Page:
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Missionaries shot down in Peru lauded for commitment, passion


RICHMOND, Va. (BP)–The death of a missionary and her seven-month-old daughter aboard a single-engine aircraft shot down over the Amazon “reminds us of how vulnerable missionaries are and how deep is their commitment to our Lord,” Jerry Rankin, president of the Southern Baptist International Mission Board April 23.

Roni Bowers, 35, a missionary with the Association of Baptists for World Evangelization, and her daughter, Charity, were killed Friday morning, April 20, when the pontoon-equipped Cessna in which they were passengers was mistakenly identified as carrying drug-runners and shot down by a Peruvian military jet.

The Peruvian pilot had received information about the small plane’s location from a four-man U.S. drug interdiction jet flying about a mile away from the missionary aircraft. The U.S. aircraft, owned by the Air Force and flown by a crew of three under CIA contract accompanied by a Peruvian military office, is among numerous U.S. aircraft helping Peru and Colombia combat the cocaine trade.

The missionary pilot, Kevin Donaldson, managed to land the Cessna in the Amazon River after the plane was riddled with bullets. Donaldson suffered injuries to both legs, including a broken and shattered bone in his right leg and two wounded blood veins in his left leg, according to a report on the Association of Baptists for World Evangelization’s website, www.abwe.org.

Bowers’ husband, Jim, and their 6-year-old son, Cory, were not hit by the gunfire.

The Association of Baptists for World Evangelization is based in Harrisburg, Pa.

The Bowerses, of Muskegon, Mich., had been missionaries in Peru since 1993, working along the Amazon River from a houseboat. They had adopted their son in 1994 and their daughter last December.

“Their willingness to take risks in order to penetrate remote areas of the world with the gospel reflects the passion we should all have for reaching a lost world,” Rankin said.

“We have been in touch with our friends with the Association of Baptists for World Evangelization, and share the grief being experienced by the families of the victims and their missionary colleagues.”

Jim Bowers and his son returned to the United States Sunday, April 22.

In a statement on the ABWE website, Bowers said, “My son Cory and I would like to thank you all for your interest in us, and for your prayers for us at this difficult time of our lives. Roni and Charity were tragically killed, and we are suffering that loss. I’m sure we will feel the loss more as time goes by. In spite of that, we still are trusting in God.

“Above all we want to honor God and honor Roni’s work and ministry,” Bowers continued. “She enjoyed so much serving the Peruvians whom she loved. One of my main concerns is that I was not able to properly say goodbye to our dear Peruvian friends because of the urgency in leaving the country.”

The pilot, Kevin Donaldson, underwent surgery on both legs after being flown to the Philadelphia area April 22.

The Bowerses were returning from a trip to the Peru-Brazil border to tend to visa matters relating to their daughter.

The ABWE, in a statement on its website, reported, “All regulations were followed [by Donaldson], such as a flight plan, remaining in Peruvian airspace, and maintaining contact with the flight towers. The plane had recently been refurbished and was in top condition and was well marked.”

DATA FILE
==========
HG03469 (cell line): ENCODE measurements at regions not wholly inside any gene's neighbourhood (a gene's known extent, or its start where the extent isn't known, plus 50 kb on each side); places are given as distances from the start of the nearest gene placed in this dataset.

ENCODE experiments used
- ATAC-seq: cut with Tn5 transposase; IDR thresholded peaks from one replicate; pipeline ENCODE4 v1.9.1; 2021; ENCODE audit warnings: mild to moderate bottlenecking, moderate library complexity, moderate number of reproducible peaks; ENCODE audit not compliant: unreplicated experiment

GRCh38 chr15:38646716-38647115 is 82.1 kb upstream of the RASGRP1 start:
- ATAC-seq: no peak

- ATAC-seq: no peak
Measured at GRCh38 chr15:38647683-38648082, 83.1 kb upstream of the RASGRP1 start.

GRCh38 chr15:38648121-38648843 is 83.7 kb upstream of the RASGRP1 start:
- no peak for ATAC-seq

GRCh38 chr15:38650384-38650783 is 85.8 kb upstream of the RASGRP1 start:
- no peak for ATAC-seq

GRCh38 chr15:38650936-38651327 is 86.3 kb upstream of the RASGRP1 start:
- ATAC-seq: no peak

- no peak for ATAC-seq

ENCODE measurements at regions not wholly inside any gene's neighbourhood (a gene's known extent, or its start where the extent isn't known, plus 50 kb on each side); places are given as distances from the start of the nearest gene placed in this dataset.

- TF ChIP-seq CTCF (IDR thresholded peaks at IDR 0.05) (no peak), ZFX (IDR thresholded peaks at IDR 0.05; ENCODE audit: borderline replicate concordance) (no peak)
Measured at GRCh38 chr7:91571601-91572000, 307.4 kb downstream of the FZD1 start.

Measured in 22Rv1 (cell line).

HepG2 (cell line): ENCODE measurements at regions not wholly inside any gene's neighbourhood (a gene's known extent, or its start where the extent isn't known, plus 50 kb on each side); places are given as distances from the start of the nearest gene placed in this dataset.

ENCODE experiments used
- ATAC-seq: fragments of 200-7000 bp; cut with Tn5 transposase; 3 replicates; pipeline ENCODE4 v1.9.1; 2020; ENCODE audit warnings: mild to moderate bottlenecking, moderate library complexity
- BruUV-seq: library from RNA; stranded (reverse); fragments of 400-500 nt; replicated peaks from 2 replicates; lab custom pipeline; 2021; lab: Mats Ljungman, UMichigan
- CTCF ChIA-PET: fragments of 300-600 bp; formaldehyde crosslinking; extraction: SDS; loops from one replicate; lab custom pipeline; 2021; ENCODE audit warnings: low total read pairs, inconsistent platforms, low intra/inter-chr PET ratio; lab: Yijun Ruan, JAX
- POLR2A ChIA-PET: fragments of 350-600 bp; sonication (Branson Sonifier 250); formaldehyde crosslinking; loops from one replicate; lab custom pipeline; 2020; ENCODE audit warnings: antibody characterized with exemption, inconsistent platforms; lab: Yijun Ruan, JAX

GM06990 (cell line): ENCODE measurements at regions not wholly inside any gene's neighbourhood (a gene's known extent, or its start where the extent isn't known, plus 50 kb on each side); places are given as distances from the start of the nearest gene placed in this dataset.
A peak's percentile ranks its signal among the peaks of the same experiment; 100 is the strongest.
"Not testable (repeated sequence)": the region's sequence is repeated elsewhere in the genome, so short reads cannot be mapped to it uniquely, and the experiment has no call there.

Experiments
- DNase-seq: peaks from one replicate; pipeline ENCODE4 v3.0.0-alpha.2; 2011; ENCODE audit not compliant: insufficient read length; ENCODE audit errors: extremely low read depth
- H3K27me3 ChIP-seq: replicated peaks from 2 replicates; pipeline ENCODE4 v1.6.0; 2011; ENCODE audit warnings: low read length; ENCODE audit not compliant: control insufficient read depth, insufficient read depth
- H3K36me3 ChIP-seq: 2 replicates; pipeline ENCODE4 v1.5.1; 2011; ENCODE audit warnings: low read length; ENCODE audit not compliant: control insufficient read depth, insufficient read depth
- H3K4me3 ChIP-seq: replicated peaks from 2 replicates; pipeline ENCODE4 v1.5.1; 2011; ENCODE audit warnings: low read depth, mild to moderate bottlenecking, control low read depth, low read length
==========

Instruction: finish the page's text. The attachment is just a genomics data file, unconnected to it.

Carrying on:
Just prior to 11 a.m. local time, Kevin radioed a local tower with his position, the ministry recounted. “Shortly thereafter, they were intercepted by a military plane; shots were fired. Kevin’s two legs were injured and Roni and Charity were shot and killed. Kevin was able to land the float plane on the river, saving his life and the lives of Jim and Cory.

“Jim was able to get Roni and Charity unbuckled and out of the plane. Cory jumped out of the plane and Kevin was able to pull himself out. They were rescued by a Peruvian in a dugout canoe and were taken to the clinic in the town of Pevas. Many of the believers from the church came to meet them and to help them, getting Cory into dry clothes and assisting in any way they could,” the ministry stated, with the Peruvian military, along with some U.S. personnel, subsequently evacuating the victims and the deceased from the region.

Roni Bowers, in a missionary testimony posted on the ABWE website, had once recounted, “God sparked an interest in my heart for missions very early. At the age of thirteen, I knew I wanted to be a missionary. My parents allowed me to graduate from high school a year early so I could attend a Bible college. Looking back, it seems like I was very young to graduate at sixteen years of age and start college at seventeen, but God was in it all.”

Her family had just moved into a home after her father retired from a 20-year Air Force career, when “a pastor came to welcome us to the community. He invited us to church and, surprisingly, we all went the following Sunday. For the first time, we heard that Jesus Christ gave his life as a living sacrifice so that people could be forgiven, and could spend eternity with a righteous God. I vividly remember the night, several weeks later, that my dad got on his knees and asked Jesus Christ to be his Savior. I was twelve years old when I saw my need for a Savior.”
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(BP) photos posted in the BP Photo Library at http://www.bpnews.net. Photo titles: LINE OF FIRE and A COMMITTED LIFE.